Rutgers University offers over 1000s of different courses. Some are considered easier than others. We have compiled a list of easy RU courses to help you boost your GPA or taking it as electives. Here is the list of 10 of the easiest classes at Rutgers University.
1. Art Appreciation – 07:080:131
This is an online course. In this class, you will have the opportunity to look at many pieces of artwork and to learn “art talk”. Travel around the world on your computer to look at all kinds of fine art. This is not an Art History course. The emphasis is on looking and understanding what you see.
2. Social Media for the Arts – 07:080:431
A “must-take” for ambitious artists in any discipline. “Social Media for the Arts” provides visual and performing artists with the skills to promote their work and advance their careers in today’s competitive market. By focusing on the most cutting-edge digital marketing tools, it teaches artists how to reach and effectively communicate with their target audiences. Topics covered include, among others, website strategies, blogging and micro-blogging, Facebook and Twitter strategies, video campaigns, and mobile tactics.
3. Introduction to Music – 07:700:131
This course is divided into three sections. The first covers the fundamentals of music, including sound production, common instruments, the basics of music notation, basic musical materials such as scales and chords, and examines the variety of musical textures. The second section focuses on the way that these materials can be organized including form. The last section focuses on music of other cultures and on ways in which music is used around us, for example, in film and TV, advertisement, cartoons, and in shaping our beliefs.
4. Introduction to Sociology – 01:920:101:16
The primary goal of this course is to help you develop a sociological imagination for a better understanding of the everyday world around you. Towards this goal, you will be introduced to the major theories, concepts, tools, research methods, and several substantive areas of sociology. Being exposed to such topics as social structure, culture, power, race, family, and religion, you will be able to develop an understanding of various sociological perspectives, to examine how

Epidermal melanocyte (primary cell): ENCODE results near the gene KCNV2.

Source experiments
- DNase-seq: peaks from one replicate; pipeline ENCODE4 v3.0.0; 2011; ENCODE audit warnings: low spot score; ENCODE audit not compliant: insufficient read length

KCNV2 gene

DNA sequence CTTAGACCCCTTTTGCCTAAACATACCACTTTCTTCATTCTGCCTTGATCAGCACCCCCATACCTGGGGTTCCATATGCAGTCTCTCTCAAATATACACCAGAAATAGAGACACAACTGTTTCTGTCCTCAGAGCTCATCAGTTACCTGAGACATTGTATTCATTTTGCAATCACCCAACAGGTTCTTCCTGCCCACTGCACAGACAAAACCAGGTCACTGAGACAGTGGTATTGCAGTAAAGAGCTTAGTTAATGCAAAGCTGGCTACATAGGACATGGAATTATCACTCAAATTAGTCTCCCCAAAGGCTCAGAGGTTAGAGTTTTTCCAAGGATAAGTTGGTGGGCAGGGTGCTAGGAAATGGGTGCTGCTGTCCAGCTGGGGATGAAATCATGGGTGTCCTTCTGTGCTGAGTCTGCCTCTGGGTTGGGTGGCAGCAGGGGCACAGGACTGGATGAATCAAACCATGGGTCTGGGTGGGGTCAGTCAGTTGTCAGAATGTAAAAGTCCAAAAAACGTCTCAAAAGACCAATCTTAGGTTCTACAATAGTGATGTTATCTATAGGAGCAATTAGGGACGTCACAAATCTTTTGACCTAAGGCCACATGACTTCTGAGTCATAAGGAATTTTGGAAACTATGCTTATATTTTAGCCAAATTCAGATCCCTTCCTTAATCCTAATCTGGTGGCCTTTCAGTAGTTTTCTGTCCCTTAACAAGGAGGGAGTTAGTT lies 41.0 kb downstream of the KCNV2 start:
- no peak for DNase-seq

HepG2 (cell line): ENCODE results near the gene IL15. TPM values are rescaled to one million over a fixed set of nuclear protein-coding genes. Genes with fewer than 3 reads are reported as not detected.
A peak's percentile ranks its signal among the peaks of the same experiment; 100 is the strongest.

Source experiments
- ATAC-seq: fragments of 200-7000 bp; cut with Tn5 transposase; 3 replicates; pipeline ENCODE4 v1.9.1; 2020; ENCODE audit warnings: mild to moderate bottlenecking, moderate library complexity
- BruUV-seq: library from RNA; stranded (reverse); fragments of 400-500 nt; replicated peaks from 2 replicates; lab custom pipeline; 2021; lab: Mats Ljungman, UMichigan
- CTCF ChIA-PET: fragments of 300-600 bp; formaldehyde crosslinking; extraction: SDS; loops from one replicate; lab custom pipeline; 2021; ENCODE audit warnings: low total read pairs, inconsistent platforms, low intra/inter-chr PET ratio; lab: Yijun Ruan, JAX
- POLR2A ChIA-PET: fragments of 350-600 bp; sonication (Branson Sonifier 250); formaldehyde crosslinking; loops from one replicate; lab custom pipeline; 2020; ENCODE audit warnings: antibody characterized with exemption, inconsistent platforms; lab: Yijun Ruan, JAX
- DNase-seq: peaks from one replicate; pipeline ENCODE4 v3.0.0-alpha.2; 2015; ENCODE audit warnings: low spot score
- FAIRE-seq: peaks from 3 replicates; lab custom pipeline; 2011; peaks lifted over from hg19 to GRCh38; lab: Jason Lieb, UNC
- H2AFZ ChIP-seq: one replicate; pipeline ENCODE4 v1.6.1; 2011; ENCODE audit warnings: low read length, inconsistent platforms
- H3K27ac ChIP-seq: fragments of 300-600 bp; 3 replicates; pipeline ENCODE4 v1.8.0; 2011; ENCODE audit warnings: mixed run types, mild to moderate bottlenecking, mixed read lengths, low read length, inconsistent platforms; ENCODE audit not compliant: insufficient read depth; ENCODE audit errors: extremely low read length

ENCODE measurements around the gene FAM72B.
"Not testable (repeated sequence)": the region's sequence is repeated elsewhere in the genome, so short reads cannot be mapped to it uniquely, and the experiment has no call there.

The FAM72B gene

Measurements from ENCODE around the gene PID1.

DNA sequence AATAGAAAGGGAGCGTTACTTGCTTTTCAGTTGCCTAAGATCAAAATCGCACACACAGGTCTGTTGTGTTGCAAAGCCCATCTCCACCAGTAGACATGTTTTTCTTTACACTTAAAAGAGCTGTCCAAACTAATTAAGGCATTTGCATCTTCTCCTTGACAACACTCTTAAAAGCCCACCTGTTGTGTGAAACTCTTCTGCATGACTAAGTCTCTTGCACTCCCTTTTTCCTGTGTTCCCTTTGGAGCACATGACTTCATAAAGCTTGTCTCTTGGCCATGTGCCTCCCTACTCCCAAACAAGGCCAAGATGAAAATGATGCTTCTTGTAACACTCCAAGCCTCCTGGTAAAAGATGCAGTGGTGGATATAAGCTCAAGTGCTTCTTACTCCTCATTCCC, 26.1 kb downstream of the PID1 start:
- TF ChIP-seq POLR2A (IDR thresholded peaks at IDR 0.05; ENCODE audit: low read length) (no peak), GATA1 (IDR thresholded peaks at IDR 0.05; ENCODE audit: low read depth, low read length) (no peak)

society and its institutions function, and to increase your awareness about major social issues.
5. World Cultural Regions – 01:450:205
In this course we will pursue the geographical quest of changing the world by first knowing it. Our semester will begin with a historical journey exploring the ways in which people have understood, contested, and represented the concept of “regions” throughout time. We will pay particular attention to the development of nation-states and international relations, as well as the challenges and opportunities posed by globalization. The second part of the course focuses on three contemporary regions of interest: Europe and the European Union, Southeastern Europe, and the Middle East. Finally, the last part of the course will examine a series of more general questions related to energy, global health, climate change, and global governance.
6. Introduction to Labor Studies and Employment Relations – 37:575:100:H6
This course provides an introduction to the Labor Studies and Employment Relations major. Our primary focus will be work, workers and the organizations and institutions that shape and define the employment relationship. We will examine how class, race, ethnicity and gender impact work; the role of corporations; the role of unions and worker centers; the global economy; and the future of work.
7. Earth Systems 01:450:101
Earth’s physical environment, its atmosphere, landscapes, water resources, and geology change from place to place. With this comes environment affects on people’s everyday lives. Yet people also influence their surrounding environments. Dry, wet, warm or cold regions present different challenges for the human population.
8. Introduction to ecology & evolution – 11:704:101
The evolution section is meant to provide an understanding of natural selection and microevolutionary mechanisms, including how to interpret phylogenetic trees and current theories on human and plant evolution. The ecology section covers population ecology, community ecology, ecosystems, climate, biogeochemical cycling, global climate change, greenhouse effects and conservation ecology.
9. Introduction to Environmental Science – 11:375:101
The impact of physical, chemical, and biological assaults on man and environment in air, water, wastewater, streams, noise, occupational health, and solid wastes.
10. Learning Processes – 1:830:311:02
This course will introduce you to the scientific study of behavior with particular emphasis on the analysis of how behavior changes as a function of experience. We will emphasize two recurring themes during the semester. Addiction researchers have concluded that drug addiction is a learning process. The behavior of the drug user who becomes a drug addict is consistent with basic principles of learning.